Another issue relates to the horizontal spread of the Taliban. Although on the decline, the Taliban has managed to grow horizontally and penetrate strongholds where earlier it had limited or no presence. At the 12th Asia Europe Meeting (ASEM) Summit, October 18-19, 2018, the Honourable Vice President of India Venkaiah Naidu stressed on the need for an early conclusion of the Comprehensive Convention on International Terrorism for “peace is a pre-requisite for progress and no peace can be achieved with terrorism still being prevalent”. It is also imperative that any international transport corridor that will be developed meets universally recognised norms like respect for sovereignty & territorial integrity and tendering happens in a transparent, cooperative manner.


India has traditionally only successfully engaged with countries on a bilateral level. With regards to the EU this assumes even more importance primarily due to the degree of incomprehension on the extent of EU’s control over life within the EU. For India, it is now important to work with the EU and EAEU and the EU needs to now evolve itself as a net ‘settler’ of foreign policy of its member states. As far as Eurasian connectivity is concerned, probably an alternative to the NSTC must also be explored because even though the NSTC is a mutually beneficial and important link, it is at the end of the day a multi-modal transport corridor that includes sea freight, rail freight and road freight. This brings up the cost of transportation significantly, not to mention the inefficiency that arises from such a multi modal mode of transport. In this regard, the idea of a ‘Eurasian Rail Link’ can be looked at. Often multilateral forums are able to achieve more with everyone at the same table where there are more than two stakeholders. Such a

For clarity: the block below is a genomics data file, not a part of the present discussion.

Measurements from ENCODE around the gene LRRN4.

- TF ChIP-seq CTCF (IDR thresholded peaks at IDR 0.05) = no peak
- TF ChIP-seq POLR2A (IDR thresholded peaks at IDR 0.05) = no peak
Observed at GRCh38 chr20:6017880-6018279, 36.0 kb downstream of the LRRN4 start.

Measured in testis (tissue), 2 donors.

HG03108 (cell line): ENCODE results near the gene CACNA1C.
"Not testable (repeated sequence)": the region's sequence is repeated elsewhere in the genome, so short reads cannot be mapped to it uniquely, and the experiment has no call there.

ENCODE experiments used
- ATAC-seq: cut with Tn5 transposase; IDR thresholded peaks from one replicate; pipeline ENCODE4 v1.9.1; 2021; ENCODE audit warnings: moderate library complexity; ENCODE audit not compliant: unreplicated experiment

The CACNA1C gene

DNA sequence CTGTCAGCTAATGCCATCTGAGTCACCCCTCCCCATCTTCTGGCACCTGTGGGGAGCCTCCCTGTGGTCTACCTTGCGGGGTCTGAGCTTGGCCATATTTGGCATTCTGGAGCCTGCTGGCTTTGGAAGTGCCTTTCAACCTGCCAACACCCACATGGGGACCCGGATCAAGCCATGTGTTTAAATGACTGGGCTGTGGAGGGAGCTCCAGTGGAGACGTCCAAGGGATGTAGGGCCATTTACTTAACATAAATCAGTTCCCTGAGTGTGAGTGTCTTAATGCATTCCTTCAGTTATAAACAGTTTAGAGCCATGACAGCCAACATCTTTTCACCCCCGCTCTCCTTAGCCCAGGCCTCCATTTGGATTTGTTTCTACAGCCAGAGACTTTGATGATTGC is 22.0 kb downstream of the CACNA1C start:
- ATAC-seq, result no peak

Eurasian Rail Link would connect India to Central Asia and the wider Eurasian space through a rail network passing through Afghanistan, Pakistan, and India onwards into Bangladesh, Myanmar and South East Asia. There would still be some challenges to such a project, like border control and the absence of a common sized railway gauge but it would be more cost effective for freight as well as passenger traffic.

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Author: Praket Arya